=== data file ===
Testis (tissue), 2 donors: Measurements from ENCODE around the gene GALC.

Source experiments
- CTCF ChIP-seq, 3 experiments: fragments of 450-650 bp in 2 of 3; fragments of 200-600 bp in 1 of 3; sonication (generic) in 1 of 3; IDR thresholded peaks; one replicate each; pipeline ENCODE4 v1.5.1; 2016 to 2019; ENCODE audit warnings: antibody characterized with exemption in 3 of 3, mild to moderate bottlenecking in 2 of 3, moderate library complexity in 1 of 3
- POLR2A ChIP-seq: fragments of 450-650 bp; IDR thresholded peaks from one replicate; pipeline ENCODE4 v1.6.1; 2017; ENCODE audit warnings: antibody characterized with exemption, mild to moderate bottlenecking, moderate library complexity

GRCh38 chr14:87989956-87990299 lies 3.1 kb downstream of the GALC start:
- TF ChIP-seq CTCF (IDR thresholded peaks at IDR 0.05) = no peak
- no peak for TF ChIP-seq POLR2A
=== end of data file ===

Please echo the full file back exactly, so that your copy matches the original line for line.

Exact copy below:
Testis (tissue), 2 donors: Measurements from ENCODE around the gene GALC.

Source experiments
- CTCF ChIP-seq, 3 experiments: fragments of 450-650 bp in 2 of 3; fragments of 200-600 bp in 1 of 3; sonication (generic) in 1 of 3; IDR thresholded peaks; one replicate each; pipeline ENCODE4 v1.5.1; 2016 to 2019; ENCODE audit warnings: antibody characterized with exemption in 3 of 3, mild to moderate bottlenecking in 2 of 3, moderate library complexity in 1 of 3
- POLR2A ChIP-seq: fragments of 450-650 bp; IDR thresholded peaks from one replicate; pipeline ENCODE4 v1.6.1; 2017; ENCODE audit warnings: antibody characterized with exemption, mild to moderate bottlenecking, moderate library complexity

GRCh38 chr14:87989956-87990299 lies 3.1 kb downstream of the GALC start:
- TF ChIP-seq CTCF (IDR thresholded peaks at IDR 0.05) = no peak
- no peak for TF ChIP-seq POLR2A